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Standard 29 CFR Part 1910.95

Standard 29 CFR Part 1910.95. Hearing Conservation. Agenda. Today you’ll be learning about: Hearing and Noise exposure Audiometric testing (hearing tests) Hearing protection (ear plugs, muffs, etc.) Hearing conservation training. Hearing Conservation: What is it?.

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Standard 29 CFR Part 1910.95

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  1. Standard 29 CFR Part 1910.95 Hearing Conservation

  2. Agenda Today you’ll be learning about: • Hearing and Noise exposure • Audiometric testing (hearing tests) • Hearing protection (ear plugs, muffs, etc.) • Hearing conservation training

  3. Hearing Conservation: What is it? Hearing Conservation is a company program that: • Establishes the noise levels present in various areas of our facility; • Outlines the steps required to protect employee hearing in those areas.

  4. How we hear • Noise is a series of vibrations that travel through the air as waves. The sound waves strike our ear drum and cause it to vibrate, which in turn causes the liquid within our inner ear to vibrate. • Inside of our inner ear are hair-like projections called cilia. Nerves are attached to the cilia, and as they move with the liquid, nerve impulses are transmitted to the brain. • Prolonged exposure to excessive noise causes the cilia to fail and become unable to transmit sound impulses. • Once the cilia fail from overexposure to noise, we have lost our hearing. This is called: NOISE-INDUCED HEARING LOSS • Usually, surgery, hearing aids, etc. are of limited use to correct noise-induced hearing loss.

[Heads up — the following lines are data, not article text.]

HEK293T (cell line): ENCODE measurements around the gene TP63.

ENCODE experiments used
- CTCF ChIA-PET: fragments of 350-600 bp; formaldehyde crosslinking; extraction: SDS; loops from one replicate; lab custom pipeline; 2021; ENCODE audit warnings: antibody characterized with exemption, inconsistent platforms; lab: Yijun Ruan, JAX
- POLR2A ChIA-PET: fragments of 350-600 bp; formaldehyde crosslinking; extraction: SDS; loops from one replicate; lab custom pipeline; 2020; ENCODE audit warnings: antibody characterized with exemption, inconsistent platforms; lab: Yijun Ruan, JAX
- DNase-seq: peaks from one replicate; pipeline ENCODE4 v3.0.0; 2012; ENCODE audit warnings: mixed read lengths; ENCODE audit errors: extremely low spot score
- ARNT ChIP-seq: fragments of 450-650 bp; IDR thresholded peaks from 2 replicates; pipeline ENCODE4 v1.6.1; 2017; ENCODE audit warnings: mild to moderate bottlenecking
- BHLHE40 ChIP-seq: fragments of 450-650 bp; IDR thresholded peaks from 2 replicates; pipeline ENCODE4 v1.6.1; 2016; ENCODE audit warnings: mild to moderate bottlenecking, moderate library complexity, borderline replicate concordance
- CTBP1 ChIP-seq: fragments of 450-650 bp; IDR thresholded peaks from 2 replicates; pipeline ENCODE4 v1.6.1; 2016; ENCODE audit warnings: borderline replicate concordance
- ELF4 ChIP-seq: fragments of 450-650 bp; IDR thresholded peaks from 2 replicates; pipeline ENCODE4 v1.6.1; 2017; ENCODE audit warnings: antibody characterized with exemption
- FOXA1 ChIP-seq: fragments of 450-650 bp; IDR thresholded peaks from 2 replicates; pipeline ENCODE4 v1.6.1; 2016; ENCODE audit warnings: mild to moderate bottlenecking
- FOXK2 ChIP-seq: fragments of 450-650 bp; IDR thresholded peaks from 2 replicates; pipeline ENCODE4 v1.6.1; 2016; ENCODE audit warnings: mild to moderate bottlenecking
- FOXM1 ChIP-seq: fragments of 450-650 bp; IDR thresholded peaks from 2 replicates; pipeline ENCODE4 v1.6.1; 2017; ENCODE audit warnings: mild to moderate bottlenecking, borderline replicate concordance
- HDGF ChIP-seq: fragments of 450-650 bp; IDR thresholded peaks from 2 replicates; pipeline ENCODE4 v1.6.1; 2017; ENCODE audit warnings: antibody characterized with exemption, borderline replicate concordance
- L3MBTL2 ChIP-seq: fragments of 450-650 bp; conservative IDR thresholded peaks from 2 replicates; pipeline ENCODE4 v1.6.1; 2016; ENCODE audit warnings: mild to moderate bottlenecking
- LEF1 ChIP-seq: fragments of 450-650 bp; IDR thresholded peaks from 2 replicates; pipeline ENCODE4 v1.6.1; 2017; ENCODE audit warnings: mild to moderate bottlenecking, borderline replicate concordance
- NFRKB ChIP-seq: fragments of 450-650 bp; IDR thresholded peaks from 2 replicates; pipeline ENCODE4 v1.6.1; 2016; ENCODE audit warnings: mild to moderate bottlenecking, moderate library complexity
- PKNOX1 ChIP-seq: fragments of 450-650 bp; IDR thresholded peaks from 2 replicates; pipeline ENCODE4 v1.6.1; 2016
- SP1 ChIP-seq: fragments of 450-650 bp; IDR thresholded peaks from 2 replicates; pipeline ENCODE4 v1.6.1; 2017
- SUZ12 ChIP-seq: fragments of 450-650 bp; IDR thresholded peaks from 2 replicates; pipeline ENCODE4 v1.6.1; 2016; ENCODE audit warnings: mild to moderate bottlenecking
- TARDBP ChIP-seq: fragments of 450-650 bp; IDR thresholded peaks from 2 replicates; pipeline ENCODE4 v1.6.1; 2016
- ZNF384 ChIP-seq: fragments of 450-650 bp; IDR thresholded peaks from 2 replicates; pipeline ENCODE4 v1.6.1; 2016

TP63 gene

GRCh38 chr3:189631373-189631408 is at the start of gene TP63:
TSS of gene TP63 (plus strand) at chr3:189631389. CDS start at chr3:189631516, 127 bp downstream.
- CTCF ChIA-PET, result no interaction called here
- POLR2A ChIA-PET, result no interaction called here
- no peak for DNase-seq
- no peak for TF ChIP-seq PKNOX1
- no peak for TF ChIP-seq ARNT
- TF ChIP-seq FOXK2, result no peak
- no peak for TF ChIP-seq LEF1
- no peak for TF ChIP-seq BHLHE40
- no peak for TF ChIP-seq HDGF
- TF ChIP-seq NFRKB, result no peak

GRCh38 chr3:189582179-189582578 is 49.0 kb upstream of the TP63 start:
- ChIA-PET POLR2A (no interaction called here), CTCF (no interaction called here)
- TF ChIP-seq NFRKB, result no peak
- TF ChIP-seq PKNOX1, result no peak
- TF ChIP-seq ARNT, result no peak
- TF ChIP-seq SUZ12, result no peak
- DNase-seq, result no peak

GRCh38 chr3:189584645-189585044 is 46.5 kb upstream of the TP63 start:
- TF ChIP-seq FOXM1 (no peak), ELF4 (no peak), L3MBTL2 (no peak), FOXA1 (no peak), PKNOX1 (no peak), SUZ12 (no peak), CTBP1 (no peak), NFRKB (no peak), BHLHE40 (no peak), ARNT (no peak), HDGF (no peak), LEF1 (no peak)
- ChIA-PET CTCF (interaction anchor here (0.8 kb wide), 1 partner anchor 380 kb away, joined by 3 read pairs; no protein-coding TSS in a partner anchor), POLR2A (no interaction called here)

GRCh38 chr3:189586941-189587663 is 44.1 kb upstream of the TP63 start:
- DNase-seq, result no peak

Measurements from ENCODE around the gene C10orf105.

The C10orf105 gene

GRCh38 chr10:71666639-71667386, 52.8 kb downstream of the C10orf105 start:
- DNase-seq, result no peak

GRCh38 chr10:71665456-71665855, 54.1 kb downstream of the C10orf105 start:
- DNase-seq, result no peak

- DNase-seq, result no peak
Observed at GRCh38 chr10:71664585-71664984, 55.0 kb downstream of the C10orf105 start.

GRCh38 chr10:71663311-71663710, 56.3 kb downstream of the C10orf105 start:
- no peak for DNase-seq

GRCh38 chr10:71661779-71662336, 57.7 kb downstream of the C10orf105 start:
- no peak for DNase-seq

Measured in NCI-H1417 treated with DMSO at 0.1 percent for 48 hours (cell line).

5. Noise • Noise is unwanted sound • Noise at or above 85 decibels (dB) for a long duration can cause permanent loss to our hearing • Loss can also come from an impact noise of 140dB or greater • Some noise comparisons are: • Normal conversation/office: 60 decibels • Busy traffic: 75 decibels • Woodshop noise: 100 decibels • Chainsaw: 110 decibels • We monitor noise in our facility: Areas with exposure at or above 85dBA are addressed in the Hearing Conservation Program

  6. Audiograms Audiograms are hearing tests. Sounds are presented to you at the following frequencies, measured in Hertz (cycles per second): -500 -3000 -1000 -4000 -2000 -6000 The larger the number, the higher the pitch of the sound • Sounds are presented through ear phones while you sit in a very quiet room or booth • You will be asked to respond by pushing a button or by raising your hand

  7. Audiogram results • The results of your audiogram are recorded and compared to your “baseline” audiogram • The baseline audiogram is the record of either your first audiogram or of an audiogram where a significant change in your hearing was noted • If your audiogram shows that your hearing has worsened by an average of 10 dB or more in the 2000, 3000 or 4000 Hertz frequencies, you will be told that you have a standard threshold shift, or STS, and special procedures will be followed to ensure that your hearing loss is stabilized.